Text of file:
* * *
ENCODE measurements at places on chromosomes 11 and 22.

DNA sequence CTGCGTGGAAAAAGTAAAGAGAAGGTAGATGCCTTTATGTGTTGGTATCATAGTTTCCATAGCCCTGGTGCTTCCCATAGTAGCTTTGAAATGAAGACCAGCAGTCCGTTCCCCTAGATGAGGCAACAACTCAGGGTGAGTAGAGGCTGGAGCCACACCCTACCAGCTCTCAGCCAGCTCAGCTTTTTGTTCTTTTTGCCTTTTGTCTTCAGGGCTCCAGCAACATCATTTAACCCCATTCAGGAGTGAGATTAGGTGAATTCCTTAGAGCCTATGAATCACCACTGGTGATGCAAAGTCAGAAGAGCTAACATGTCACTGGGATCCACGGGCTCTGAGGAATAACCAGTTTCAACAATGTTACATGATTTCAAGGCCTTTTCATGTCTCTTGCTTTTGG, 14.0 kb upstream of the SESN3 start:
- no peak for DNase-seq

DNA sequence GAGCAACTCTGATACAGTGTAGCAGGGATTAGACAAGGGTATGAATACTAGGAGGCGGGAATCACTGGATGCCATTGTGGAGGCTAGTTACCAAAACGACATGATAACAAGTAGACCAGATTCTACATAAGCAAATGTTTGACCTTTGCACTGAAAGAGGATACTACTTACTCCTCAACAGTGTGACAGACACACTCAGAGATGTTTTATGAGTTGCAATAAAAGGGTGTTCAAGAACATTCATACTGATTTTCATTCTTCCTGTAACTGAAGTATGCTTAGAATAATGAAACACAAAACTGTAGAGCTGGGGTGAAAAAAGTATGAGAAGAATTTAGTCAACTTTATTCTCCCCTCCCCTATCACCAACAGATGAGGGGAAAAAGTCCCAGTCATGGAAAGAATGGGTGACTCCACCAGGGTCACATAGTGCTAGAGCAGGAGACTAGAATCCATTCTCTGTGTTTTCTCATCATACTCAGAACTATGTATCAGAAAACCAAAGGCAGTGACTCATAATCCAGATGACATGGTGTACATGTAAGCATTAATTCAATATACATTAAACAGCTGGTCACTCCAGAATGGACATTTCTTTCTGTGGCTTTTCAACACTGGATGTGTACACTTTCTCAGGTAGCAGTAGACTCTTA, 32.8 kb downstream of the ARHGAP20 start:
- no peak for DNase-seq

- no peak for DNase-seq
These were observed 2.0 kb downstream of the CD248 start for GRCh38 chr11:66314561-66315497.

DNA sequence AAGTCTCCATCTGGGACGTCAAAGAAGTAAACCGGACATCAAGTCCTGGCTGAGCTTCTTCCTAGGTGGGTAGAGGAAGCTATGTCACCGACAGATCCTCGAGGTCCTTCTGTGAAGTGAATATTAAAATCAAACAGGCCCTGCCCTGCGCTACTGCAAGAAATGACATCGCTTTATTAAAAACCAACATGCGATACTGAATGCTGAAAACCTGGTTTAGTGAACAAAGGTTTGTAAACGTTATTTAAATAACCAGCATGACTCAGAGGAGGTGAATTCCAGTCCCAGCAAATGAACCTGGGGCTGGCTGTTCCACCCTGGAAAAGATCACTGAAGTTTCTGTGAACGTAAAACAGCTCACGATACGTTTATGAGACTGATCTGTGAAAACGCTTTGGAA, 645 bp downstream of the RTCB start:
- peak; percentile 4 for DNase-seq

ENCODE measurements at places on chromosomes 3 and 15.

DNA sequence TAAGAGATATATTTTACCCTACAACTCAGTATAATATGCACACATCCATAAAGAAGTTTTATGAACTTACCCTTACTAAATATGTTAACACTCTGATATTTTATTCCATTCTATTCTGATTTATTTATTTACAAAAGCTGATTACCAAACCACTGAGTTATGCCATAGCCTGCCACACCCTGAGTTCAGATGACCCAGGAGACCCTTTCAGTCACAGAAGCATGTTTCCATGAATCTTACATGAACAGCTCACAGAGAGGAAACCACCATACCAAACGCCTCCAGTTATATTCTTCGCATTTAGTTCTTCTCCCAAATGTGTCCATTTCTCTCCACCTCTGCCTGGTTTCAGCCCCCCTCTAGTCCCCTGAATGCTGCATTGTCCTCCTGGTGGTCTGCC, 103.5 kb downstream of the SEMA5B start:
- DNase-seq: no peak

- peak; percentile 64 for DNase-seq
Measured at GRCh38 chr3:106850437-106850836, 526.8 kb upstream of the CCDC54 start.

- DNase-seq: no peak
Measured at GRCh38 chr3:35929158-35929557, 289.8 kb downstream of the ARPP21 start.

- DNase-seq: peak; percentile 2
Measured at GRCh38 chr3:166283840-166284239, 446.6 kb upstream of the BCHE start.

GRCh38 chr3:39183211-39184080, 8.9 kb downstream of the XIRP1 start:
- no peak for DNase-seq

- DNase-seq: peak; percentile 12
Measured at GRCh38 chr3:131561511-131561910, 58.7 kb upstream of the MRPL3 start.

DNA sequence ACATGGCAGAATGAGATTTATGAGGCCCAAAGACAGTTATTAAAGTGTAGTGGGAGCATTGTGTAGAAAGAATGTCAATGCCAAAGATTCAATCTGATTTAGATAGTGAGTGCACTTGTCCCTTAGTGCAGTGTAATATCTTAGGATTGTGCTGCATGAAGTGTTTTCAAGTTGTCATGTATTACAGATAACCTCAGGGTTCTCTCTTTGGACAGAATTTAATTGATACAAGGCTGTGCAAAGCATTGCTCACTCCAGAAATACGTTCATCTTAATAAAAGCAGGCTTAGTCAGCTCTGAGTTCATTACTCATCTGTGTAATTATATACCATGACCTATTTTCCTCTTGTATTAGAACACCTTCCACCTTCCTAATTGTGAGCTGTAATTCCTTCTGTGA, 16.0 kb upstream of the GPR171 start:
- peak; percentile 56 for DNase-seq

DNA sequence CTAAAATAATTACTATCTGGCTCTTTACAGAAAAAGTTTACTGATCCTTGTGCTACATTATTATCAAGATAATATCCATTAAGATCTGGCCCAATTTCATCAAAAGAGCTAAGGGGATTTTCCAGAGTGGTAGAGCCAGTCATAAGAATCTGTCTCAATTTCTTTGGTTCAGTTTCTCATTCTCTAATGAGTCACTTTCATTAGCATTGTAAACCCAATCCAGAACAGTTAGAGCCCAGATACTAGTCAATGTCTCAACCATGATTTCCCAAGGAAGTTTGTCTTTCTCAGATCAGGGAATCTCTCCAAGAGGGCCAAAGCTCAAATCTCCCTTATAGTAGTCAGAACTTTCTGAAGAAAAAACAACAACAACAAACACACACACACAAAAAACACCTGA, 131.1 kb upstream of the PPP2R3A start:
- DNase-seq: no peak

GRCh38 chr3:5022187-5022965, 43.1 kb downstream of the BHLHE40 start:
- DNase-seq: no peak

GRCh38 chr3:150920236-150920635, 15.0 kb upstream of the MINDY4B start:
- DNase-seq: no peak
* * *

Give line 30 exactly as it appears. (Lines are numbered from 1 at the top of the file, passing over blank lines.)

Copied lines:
- DNase-seq: no peak